There are two options for students interested in the UAS industry: They can go through NMC's aviation program and take UAS electives, or they can "be more centric on all unmanned systems" and pursue the two-year Engineering Technology degree.

Interest in NMC’s UAS courses is on the rise, Cook notes. Two years ago, approximately two out of 10 inquires to the NMC aviation department were regarding UAS. This year, he says, seven of 10 inquires are about UAS.

Cook predicts interest in unmanned systems will only get bigger once the FAA publishes new rules and regulations regarding small, unmanned systems, which are expected to be published next year or the following.


At NMC's Great Lakes Water Studies Institute, students in the Freshwater Studies program (launched in 2009 and the only associate-level degree with emphasis in water studies in the United States) have access to unique assets, including a 56-ft., twin-engine research vessel, a remotely operated underwater vehicle (ROV) and hydrographic sonar.

But now, students who pursue NMC's new Engineering Technology degree and choose an emphasis on marine technology and unmanned systems can add ground systems, electronics and robotics to their curriculum.

"Our facilities here rival anywhere in the country or globe because of our position on the water," said Hans Van Sumeren, director of NMC's Great Lakes Water Studies Institute. "People walk in here and can't believe what the have: multiple boats in the harbor, a classroom by the harbor and less than 10 minutes away from deep water by vessel. There's nothing but opportunity when it comes to Traverse City, and the college is a magnet for this type of training."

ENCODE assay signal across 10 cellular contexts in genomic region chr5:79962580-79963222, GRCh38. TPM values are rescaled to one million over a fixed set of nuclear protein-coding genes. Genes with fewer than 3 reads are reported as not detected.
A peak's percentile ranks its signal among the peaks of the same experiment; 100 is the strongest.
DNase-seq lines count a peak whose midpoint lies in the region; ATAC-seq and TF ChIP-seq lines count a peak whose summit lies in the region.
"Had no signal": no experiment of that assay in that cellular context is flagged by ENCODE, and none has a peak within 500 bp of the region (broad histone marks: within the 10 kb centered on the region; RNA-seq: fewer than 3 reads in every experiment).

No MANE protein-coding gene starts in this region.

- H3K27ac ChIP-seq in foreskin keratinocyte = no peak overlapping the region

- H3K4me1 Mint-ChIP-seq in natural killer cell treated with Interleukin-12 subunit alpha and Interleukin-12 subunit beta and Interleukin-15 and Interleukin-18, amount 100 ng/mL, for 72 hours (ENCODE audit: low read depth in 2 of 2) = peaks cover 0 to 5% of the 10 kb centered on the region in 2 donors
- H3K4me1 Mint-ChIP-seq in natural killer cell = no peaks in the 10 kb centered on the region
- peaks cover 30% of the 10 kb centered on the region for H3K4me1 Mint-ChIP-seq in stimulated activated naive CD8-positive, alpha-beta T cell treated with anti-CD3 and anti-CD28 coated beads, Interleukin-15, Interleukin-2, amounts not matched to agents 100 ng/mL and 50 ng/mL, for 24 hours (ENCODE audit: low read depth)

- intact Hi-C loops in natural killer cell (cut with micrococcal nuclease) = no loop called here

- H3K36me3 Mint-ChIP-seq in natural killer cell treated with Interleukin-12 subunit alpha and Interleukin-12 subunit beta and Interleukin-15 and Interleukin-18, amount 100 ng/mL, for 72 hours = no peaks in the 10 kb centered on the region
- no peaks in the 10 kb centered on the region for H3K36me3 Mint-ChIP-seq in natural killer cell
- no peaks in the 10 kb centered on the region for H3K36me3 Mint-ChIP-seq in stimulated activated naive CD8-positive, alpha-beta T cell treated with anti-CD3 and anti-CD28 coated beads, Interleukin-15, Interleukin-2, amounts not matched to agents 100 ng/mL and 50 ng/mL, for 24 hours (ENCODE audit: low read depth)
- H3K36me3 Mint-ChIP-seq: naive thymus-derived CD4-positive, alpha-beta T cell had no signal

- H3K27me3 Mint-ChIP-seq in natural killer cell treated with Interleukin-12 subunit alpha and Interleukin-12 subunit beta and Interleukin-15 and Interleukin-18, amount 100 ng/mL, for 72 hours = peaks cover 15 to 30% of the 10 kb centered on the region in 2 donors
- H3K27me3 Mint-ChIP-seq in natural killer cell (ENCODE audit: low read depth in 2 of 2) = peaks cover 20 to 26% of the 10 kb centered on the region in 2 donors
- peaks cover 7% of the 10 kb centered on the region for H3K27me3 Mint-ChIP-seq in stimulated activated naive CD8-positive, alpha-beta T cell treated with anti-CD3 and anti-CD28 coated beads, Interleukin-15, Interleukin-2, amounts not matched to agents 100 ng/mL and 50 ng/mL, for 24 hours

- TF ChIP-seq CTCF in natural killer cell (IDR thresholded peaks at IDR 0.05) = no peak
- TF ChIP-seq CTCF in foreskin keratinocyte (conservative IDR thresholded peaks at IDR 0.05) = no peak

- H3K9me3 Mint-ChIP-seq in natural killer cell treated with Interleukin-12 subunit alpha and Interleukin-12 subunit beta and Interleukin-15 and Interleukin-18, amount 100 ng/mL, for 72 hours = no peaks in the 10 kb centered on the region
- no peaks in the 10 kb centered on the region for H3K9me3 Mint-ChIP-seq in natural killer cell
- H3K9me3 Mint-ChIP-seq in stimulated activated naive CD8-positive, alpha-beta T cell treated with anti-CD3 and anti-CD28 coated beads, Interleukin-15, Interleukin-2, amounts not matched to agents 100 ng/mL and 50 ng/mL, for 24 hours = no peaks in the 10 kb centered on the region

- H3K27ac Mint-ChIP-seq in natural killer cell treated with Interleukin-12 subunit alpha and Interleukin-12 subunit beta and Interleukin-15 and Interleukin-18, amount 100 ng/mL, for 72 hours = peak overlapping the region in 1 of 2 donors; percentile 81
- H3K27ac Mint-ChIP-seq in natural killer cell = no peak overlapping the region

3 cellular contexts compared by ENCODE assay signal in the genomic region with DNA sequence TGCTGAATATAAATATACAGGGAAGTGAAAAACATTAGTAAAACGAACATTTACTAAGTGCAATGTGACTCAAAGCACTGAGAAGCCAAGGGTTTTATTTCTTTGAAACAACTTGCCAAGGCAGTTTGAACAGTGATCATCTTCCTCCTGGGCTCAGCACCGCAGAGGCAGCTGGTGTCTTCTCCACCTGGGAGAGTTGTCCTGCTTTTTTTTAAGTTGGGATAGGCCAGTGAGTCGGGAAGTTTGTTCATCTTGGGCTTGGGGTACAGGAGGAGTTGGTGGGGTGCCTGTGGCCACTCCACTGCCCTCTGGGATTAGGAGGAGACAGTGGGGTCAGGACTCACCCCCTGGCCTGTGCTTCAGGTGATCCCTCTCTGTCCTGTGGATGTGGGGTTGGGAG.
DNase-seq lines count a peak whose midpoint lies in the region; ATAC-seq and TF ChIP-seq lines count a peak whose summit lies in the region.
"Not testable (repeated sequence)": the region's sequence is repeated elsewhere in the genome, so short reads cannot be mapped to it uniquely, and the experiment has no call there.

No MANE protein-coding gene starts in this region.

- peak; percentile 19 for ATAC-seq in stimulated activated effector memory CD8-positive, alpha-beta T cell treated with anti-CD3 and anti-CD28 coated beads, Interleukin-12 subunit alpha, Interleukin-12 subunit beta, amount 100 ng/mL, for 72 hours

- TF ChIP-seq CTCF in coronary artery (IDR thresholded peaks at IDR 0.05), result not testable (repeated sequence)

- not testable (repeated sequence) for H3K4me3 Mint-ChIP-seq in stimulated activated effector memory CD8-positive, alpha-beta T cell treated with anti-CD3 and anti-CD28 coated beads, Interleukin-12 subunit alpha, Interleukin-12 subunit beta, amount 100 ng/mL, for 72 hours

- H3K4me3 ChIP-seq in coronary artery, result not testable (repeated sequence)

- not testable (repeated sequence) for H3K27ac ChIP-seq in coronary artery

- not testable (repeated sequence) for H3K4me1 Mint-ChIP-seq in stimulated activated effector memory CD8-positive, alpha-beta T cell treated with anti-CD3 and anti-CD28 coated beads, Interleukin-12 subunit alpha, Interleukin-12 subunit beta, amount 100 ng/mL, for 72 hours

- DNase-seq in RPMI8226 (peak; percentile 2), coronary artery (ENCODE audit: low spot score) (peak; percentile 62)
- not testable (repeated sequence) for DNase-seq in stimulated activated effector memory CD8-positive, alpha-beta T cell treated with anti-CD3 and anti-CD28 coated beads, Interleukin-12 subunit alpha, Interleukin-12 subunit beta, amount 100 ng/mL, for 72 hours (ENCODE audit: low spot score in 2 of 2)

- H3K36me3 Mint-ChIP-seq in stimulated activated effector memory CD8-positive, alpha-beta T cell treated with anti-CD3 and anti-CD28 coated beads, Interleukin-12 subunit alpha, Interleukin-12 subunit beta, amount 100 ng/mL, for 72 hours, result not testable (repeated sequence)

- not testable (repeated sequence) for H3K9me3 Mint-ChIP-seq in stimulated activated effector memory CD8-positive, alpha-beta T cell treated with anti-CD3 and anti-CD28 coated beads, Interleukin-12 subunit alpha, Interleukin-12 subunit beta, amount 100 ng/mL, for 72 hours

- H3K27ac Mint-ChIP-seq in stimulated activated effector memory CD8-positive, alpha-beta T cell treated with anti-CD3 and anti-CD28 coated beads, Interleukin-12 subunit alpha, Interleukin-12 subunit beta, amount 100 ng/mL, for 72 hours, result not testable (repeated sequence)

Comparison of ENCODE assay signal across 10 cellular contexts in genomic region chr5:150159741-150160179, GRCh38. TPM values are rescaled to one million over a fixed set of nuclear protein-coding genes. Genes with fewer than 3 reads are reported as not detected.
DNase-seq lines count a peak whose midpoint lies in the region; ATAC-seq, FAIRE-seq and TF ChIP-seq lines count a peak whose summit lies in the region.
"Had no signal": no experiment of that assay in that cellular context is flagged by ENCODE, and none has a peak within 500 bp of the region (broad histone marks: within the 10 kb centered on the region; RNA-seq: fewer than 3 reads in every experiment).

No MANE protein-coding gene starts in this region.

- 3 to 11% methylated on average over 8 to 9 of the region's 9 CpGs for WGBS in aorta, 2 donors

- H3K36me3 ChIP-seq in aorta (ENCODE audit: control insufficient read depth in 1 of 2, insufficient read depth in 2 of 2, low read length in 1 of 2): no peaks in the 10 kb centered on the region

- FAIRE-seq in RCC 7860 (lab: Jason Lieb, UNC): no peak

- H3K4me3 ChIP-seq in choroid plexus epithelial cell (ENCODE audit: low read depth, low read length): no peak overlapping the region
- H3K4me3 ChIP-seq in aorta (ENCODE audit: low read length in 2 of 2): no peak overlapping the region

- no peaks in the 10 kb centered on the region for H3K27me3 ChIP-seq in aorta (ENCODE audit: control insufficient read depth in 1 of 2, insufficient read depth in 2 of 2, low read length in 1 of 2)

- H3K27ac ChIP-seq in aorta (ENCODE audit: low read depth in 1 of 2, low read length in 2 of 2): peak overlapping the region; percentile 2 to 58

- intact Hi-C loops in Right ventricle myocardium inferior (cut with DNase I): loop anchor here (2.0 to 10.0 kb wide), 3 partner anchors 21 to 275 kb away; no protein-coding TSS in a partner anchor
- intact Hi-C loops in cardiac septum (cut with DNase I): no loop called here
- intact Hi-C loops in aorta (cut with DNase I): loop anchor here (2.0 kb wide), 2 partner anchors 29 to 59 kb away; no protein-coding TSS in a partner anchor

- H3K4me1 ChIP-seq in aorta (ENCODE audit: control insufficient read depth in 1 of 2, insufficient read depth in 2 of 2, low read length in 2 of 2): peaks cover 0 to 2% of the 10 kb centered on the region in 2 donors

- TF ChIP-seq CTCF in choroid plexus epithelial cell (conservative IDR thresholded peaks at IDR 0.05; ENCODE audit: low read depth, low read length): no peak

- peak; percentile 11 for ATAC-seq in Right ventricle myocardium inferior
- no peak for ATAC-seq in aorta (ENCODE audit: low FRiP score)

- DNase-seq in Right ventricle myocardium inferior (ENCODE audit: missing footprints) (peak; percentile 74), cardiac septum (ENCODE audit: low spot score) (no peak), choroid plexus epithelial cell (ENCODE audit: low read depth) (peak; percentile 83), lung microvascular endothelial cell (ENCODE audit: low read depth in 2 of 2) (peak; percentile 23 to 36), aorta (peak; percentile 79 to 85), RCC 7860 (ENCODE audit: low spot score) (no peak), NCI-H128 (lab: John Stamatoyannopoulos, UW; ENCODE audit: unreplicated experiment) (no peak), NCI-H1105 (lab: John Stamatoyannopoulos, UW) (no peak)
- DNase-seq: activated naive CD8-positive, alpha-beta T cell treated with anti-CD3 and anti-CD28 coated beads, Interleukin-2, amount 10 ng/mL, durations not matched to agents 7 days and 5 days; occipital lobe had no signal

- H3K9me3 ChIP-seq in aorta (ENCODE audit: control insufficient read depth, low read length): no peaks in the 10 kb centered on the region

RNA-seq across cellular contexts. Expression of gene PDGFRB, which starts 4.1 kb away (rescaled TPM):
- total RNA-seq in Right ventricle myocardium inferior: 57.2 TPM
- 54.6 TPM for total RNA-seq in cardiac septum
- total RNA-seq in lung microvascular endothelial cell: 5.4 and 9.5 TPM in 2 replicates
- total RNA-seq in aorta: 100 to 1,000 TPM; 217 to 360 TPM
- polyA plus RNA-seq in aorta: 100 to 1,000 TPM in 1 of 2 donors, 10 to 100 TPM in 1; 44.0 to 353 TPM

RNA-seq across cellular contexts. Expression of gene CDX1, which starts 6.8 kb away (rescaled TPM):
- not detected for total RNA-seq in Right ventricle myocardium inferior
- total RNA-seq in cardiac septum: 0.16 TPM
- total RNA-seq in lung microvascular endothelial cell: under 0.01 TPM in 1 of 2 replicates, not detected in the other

He said "innovative relationships" with various industry partners (i.e., Kongsberg Underwater Technology, which has donated digital sonar equipment and tech support to freshwater studies students) have led to technical training courses, professional development opportunities, research opportunities and university partnerships.

"Students have found enormous success in the job market because they know how to use this equipment," he said. "One student worked in the mid-Atlantic and was selected out of thousands [for a job] because of attending NMC."

Pending final accreditation review, NMC proposes to offer a Bachelor's of Science in Maritime Technology in 2014 – the first B.S. at a community college in Michigan.


NMC's third degree path – unmanned ground vehicle (UGV) technology – is also gaining momentum with the launch of the new Engineering Technology degree, according to Keith Kelly, NMC Robotics and Automation program coordinator.

Kelly will be teaching two new robotics and automation courses in the spring. Meanwhile this fall, students are taking prerequisite courses, such as programming.

"The stuff we'll do in the spring will involve working with discrete boards, sensors and developing systems," he said. "This is all related to the Makers Movement, where there's a lot of emphasis on people creating technical solutions. It's amazing what people are doing now."

Students who take robotics courses at NMC can utilize a new "Makers Bay" space in the Aero Park Laboratories, a hands-on project workspace with tools that allows them to tackle anything from building an ROV to integrating tracking technology into golf balls.

Unmanned ground applications are often utilized in agriculture, Bailey said – a "perfect fit for our region."

"You hear so much about privacy issues related to drones…but that's not where growth is headed," he said, noting the Association for Unmanned Vehicles Systems International projects the unmanned vehicle systems field to grow by 100,000 jobs over the next decade, with 80 percent of that growth in agriculture.

For more information on unmanned systems or the Engineering Tech degree, contact Ed Bailey at 231-995-1215 or